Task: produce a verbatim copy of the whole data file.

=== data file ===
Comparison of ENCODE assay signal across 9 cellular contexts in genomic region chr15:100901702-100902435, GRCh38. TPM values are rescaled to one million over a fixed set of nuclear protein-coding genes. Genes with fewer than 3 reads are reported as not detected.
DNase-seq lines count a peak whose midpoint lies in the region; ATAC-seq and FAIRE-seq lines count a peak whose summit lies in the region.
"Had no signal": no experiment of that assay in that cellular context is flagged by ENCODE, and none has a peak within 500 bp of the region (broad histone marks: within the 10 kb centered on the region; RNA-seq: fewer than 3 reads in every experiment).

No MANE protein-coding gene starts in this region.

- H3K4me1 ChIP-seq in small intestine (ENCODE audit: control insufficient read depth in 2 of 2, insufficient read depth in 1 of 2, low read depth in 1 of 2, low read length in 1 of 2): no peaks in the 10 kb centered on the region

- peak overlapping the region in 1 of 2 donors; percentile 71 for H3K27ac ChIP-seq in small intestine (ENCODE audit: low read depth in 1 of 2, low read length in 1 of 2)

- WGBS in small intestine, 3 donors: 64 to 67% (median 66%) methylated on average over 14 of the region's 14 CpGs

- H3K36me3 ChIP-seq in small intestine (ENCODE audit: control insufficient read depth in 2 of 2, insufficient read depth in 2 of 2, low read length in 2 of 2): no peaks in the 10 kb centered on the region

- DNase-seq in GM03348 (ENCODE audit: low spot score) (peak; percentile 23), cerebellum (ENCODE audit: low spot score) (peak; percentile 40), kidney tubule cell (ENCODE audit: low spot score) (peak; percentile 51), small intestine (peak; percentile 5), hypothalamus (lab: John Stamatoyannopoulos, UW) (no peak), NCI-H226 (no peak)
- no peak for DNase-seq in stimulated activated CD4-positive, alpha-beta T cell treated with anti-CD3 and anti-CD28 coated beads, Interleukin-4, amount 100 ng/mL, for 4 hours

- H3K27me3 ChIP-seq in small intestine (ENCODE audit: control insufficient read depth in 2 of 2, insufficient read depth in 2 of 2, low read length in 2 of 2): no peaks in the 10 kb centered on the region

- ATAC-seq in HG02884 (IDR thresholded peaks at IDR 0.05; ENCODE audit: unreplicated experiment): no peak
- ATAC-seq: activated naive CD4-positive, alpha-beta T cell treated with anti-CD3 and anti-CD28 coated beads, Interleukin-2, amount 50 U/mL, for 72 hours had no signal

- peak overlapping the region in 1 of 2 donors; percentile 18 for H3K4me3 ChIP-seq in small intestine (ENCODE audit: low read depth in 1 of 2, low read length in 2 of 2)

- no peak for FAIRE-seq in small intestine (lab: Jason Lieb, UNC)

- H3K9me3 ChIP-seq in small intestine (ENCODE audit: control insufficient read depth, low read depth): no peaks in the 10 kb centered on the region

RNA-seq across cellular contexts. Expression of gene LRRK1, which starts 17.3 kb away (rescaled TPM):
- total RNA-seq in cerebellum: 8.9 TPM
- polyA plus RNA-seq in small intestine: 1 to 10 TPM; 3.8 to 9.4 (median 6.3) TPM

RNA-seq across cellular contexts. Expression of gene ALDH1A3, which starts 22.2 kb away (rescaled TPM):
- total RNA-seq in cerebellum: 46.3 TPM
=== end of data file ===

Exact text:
Comparison of ENCODE assay signal across 9 cellular contexts in genomic region chr15:100901702-100902435, GRCh38. TPM values are rescaled to one million over a fixed set of nuclear protein-coding genes. Genes with fewer than 3 reads are reported as not detected.
DNase-seq lines count a peak whose midpoint lies in the region; ATAC-seq and FAIRE-seq lines count a peak whose summit lies in the region.
"Had no signal": no experiment of that assay in that cellular context is flagged by ENCODE, and none has a peak within 500 bp of the region (broad histone marks: within the 10 kb centered on the region; RNA-seq: fewer than 3 reads in every experiment).

No MANE protein-coding gene starts in this region.

- H3K4me1 ChIP-seq in small intestine (ENCODE audit: control insufficient read depth in 2 of 2, insufficient read depth in 1 of 2, low read depth in 1 of 2, low read length in 1 of 2): no peaks in the 10 kb centered on the region

- peak overlapping the region in 1 of 2 donors; percentile 71 for H3K27ac ChIP-seq in small intestine (ENCODE audit: low read depth in 1 of 2, low read length in 1 of 2)

- WGBS in small intestine, 3 donors: 64 to 67% (median 66%) methylated on average over 14 of the region's 14 CpGs

- H3K36me3 ChIP-seq in small intestine (ENCODE audit: control insufficient read depth in 2 of 2, insufficient read depth in 2 of 2, low read length in 2 of 2): no peaks in the 10 kb centered on the region

- DNase-seq in GM03348 (ENCODE audit: low spot score) (peak; percentile 23), cerebellum (ENCODE audit: low spot score) (peak; percentile 40), kidney tubule cell (ENCODE audit: low spot score) (peak; percentile 51), small intestine (peak; percentile 5), hypothalamus (lab: John Stamatoyannopoulos, UW) (no peak), NCI-H226 (no peak)
- no peak for DNase-seq in stimulated activated CD4-positive, alpha-beta T cell treated with anti-CD3 and anti-CD28 coated beads, Interleukin-4, amount 100 ng/mL, for 4 hours

- H3K27me3 ChIP-seq in small intestine (ENCODE audit: control insufficient read depth in 2 of 2, insufficient read depth in 2 of 2, low read length in 2 of 2): no peaks in the 10 kb centered on the region

- ATAC-seq in HG02884 (IDR thresholded peaks at IDR 0.05; ENCODE audit: unreplicated experiment): no peak
- ATAC-seq: activated naive CD4-positive, alpha-beta T cell treated with anti-CD3 and anti-CD28 coated beads, Interleukin-2, amount 50 U/mL, for 72 hours had no signal

- peak overlapping the region in 1 of 2 donors; percentile 18 for H3K4me3 ChIP-seq in small intestine (ENCODE audit: low read depth in 1 of 2, low read length in 2 of 2)

- no peak for FAIRE-seq in small intestine (lab: Jason Lieb, UNC)

- H3K9me3 ChIP-seq in small intestine (ENCODE audit: control insufficient read depth, low read depth): no peaks in the 10 kb centered on the region

RNA-seq across cellular contexts. Expression of gene LRRK1, which starts 17.3 kb away (rescaled TPM):
- total RNA-seq in cerebellum: 8.9 TPM
- polyA plus RNA-seq in small intestine: 1 to 10 TPM; 3.8 to 9.4 (median 6.3) TPM

RNA-seq across cellular contexts. Expression of gene ALDH1A3, which starts 22.2 kb away (rescaled TPM):
- total RNA-seq in cerebellum: 46.3 TPM